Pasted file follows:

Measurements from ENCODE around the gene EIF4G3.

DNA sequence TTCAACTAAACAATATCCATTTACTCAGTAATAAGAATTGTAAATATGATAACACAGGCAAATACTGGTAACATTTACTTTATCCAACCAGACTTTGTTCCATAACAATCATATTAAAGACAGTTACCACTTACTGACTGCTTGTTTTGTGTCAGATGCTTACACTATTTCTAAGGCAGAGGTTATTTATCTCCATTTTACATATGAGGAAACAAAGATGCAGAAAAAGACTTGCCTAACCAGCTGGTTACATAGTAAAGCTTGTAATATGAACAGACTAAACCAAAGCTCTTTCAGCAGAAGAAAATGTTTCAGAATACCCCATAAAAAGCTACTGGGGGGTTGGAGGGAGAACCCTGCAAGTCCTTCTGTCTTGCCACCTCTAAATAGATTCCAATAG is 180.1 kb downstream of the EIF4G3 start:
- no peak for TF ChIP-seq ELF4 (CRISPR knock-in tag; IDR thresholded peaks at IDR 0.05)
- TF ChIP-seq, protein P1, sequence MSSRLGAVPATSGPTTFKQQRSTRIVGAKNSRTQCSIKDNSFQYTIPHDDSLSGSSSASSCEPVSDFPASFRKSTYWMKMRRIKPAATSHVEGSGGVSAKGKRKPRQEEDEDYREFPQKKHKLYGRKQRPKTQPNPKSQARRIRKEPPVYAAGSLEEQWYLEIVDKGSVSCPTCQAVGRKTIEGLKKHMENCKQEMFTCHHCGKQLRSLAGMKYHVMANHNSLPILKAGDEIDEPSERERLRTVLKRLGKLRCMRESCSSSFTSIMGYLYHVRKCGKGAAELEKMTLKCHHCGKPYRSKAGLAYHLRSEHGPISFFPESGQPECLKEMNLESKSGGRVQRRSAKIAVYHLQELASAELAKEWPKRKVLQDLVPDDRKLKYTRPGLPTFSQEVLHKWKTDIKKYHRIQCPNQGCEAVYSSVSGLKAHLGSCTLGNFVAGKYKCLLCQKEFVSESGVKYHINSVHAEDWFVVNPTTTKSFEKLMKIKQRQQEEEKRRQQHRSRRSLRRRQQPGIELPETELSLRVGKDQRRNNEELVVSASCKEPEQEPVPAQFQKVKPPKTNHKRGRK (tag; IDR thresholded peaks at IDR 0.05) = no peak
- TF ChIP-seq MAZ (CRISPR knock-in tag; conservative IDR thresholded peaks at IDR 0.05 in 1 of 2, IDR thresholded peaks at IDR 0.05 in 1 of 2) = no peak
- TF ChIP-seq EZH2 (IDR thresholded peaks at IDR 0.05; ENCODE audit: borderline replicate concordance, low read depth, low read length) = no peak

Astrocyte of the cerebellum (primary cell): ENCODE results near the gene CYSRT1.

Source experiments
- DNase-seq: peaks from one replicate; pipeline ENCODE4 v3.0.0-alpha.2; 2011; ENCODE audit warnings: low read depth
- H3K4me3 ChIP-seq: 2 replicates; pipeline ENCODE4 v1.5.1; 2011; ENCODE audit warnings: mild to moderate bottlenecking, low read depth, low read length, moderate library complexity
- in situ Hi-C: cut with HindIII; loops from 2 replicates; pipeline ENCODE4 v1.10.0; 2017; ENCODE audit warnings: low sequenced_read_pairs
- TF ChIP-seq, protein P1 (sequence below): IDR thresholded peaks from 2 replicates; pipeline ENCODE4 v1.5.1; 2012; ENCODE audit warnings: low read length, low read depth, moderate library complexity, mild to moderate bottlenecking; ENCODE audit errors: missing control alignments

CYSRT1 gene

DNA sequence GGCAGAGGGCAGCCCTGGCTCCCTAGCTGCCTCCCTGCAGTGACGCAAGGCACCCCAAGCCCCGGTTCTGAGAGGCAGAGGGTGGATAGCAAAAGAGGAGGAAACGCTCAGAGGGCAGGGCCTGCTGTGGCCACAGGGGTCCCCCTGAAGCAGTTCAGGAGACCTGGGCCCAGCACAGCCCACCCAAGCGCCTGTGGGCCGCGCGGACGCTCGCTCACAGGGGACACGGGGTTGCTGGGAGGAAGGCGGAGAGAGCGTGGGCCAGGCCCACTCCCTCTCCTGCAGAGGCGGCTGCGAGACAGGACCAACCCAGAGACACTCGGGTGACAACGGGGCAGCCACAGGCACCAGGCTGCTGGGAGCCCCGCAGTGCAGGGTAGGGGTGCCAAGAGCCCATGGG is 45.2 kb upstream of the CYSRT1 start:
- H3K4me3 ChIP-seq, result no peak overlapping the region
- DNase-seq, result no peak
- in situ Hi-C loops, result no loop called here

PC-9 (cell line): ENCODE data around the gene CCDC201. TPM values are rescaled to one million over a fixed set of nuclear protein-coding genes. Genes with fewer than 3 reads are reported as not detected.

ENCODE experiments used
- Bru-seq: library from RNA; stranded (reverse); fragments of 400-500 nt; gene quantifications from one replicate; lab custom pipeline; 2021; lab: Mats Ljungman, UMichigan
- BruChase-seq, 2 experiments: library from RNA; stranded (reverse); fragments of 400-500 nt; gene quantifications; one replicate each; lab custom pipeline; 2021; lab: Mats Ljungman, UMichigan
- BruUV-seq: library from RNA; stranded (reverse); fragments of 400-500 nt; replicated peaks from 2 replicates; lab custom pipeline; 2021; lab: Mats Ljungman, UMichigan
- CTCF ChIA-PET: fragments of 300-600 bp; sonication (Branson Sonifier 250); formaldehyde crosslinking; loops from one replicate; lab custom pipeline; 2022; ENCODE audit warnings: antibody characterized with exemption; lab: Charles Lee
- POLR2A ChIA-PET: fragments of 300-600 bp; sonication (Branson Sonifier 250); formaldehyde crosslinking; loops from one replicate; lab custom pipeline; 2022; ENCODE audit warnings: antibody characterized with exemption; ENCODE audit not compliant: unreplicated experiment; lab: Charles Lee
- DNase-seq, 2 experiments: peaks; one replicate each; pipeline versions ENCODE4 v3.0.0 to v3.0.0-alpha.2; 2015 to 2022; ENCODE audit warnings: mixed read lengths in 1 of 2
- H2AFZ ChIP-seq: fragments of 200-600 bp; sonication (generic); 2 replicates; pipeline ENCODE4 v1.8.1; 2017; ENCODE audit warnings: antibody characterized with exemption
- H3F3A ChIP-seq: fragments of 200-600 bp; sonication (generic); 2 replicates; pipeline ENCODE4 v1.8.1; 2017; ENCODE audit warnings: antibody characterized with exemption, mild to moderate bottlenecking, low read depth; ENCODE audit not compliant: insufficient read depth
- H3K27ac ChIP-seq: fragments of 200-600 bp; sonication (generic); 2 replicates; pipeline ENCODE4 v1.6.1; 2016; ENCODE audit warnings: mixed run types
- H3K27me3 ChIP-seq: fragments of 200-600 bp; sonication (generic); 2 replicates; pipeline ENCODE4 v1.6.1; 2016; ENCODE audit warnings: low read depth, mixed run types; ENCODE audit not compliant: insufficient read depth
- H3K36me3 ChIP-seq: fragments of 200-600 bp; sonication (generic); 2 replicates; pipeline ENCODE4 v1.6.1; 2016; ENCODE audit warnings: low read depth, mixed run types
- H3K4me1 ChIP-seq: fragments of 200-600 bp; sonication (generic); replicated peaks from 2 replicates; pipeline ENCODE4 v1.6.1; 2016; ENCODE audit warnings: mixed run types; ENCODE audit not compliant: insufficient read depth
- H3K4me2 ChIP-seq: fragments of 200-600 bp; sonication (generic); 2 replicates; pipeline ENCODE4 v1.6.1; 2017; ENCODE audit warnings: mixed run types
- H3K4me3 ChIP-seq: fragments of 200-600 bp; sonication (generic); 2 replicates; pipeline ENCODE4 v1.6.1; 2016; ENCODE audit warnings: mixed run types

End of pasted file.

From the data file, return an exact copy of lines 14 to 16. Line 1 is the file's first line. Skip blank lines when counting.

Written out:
DNA sequence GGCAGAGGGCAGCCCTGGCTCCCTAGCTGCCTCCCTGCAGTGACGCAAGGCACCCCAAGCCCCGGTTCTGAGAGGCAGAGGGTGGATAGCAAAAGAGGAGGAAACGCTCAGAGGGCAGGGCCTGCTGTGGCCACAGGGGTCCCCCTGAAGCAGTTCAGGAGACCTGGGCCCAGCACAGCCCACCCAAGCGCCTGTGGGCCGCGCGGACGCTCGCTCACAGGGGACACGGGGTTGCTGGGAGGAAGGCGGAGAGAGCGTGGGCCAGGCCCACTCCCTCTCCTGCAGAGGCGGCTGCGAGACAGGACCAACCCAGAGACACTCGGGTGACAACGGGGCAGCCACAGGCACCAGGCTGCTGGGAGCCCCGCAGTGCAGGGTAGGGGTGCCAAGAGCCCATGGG is 45.2 kb upstream of the CYSRT1 start:
- H3K4me3 ChIP-seq, result no peak overlapping the region
- DNase-seq, result no peak